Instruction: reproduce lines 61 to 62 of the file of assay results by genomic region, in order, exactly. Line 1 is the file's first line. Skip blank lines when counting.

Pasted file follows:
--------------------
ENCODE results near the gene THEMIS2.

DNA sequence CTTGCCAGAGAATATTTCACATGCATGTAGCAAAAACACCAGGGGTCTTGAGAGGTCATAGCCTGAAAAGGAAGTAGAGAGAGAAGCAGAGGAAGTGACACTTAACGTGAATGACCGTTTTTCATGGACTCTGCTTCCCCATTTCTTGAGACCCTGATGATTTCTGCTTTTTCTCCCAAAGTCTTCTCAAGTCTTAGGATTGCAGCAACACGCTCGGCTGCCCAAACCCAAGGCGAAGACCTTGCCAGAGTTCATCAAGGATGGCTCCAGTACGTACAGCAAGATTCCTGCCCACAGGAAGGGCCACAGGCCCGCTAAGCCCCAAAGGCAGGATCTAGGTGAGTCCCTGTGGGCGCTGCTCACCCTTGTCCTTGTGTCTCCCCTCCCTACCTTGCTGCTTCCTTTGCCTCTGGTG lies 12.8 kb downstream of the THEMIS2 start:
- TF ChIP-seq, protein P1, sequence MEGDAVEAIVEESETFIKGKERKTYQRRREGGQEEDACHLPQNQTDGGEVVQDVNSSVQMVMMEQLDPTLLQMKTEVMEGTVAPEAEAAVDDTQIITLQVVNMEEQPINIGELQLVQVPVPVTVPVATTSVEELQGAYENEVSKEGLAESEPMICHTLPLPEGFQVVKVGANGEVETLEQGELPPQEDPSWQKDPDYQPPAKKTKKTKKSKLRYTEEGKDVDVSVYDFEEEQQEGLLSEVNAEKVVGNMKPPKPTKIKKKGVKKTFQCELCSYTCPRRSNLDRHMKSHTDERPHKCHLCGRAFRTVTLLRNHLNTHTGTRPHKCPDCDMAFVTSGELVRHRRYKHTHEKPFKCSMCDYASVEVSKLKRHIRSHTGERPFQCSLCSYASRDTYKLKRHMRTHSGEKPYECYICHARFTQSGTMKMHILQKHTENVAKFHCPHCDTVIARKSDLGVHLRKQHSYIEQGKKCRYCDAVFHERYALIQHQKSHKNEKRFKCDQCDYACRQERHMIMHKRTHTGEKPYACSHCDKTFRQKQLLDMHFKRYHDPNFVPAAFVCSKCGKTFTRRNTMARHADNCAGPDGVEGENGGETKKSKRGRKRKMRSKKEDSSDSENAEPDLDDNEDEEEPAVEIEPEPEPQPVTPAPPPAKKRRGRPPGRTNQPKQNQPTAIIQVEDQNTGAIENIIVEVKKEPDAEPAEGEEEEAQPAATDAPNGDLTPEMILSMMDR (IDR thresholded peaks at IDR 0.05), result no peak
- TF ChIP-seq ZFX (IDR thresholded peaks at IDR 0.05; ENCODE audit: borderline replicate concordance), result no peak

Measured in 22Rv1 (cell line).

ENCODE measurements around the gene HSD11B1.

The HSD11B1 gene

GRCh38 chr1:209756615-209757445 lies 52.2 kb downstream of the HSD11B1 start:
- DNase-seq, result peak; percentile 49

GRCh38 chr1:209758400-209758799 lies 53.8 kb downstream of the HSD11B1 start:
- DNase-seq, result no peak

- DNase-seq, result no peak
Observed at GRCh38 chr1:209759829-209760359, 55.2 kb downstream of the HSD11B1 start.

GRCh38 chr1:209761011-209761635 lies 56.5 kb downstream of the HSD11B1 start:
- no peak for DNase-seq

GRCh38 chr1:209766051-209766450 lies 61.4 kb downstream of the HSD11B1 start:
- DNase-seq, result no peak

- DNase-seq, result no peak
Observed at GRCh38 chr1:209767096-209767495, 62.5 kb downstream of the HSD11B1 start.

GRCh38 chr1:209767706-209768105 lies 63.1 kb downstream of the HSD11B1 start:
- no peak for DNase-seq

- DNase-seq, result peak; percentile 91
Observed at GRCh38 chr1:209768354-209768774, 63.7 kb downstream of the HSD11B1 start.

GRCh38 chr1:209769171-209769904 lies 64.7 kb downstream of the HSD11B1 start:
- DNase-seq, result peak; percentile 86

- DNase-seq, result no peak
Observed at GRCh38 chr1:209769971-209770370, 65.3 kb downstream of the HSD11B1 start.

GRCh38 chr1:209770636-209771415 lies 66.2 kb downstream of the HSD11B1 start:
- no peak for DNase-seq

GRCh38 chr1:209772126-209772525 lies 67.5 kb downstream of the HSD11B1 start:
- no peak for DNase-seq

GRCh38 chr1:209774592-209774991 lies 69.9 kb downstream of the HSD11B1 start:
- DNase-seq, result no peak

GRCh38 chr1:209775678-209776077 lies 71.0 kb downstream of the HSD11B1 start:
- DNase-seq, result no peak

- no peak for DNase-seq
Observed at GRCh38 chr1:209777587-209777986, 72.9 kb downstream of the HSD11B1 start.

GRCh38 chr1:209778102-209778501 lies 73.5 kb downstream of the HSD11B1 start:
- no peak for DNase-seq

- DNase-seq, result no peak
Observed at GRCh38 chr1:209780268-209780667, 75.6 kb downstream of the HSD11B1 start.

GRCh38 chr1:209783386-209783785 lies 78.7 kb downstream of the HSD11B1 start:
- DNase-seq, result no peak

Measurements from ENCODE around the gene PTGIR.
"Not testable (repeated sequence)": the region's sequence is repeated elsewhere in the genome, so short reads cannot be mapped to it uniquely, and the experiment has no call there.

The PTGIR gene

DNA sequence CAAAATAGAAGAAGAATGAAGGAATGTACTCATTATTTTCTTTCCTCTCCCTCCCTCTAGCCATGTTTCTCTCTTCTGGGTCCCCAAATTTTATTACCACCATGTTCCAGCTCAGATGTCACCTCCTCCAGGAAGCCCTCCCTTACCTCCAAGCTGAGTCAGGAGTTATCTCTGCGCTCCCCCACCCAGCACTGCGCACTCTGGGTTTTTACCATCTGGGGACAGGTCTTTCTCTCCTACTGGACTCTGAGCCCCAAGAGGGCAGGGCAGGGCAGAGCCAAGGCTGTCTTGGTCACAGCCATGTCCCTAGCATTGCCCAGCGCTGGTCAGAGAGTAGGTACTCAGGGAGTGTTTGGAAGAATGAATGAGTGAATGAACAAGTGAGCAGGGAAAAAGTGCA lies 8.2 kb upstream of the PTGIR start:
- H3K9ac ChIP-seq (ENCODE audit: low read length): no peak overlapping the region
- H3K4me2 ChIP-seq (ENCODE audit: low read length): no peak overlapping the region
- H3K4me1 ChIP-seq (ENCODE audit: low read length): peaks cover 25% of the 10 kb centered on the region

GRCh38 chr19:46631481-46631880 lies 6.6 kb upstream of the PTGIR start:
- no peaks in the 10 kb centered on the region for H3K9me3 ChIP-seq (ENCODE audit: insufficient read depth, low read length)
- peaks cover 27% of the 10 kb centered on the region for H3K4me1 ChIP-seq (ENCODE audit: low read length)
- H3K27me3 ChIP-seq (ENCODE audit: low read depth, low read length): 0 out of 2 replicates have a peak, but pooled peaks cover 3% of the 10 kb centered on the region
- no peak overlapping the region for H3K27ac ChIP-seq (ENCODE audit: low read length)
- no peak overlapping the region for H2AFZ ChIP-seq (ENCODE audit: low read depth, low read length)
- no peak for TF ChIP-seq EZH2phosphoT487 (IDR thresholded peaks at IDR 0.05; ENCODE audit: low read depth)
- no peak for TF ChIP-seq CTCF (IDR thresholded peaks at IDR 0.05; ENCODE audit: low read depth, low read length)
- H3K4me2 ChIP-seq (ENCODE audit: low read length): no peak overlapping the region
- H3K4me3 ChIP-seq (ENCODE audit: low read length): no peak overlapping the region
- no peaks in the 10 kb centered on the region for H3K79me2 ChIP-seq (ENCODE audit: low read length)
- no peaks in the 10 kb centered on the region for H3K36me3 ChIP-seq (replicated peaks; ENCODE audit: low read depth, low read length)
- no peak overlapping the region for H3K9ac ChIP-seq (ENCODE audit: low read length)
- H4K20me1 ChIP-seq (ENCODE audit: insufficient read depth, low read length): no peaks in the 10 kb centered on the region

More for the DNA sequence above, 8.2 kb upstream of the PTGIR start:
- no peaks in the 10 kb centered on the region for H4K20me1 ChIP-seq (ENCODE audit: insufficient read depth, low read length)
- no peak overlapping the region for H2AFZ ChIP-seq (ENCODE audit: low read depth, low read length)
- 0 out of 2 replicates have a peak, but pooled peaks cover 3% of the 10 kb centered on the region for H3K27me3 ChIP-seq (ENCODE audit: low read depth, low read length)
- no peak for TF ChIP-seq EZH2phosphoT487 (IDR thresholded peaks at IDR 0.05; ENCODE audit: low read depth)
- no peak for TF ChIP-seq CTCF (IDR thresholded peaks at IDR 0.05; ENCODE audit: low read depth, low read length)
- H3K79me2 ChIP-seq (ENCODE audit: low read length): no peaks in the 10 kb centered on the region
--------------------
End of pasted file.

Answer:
- no peaks in the 10 kb centered on the region for H3K79me2 ChIP-seq (ENCODE audit: low read length)
- no peaks in the 10 kb centered on the region for H3K36me3 ChIP-seq (replicated peaks; ENCODE audit: low read depth, low read length)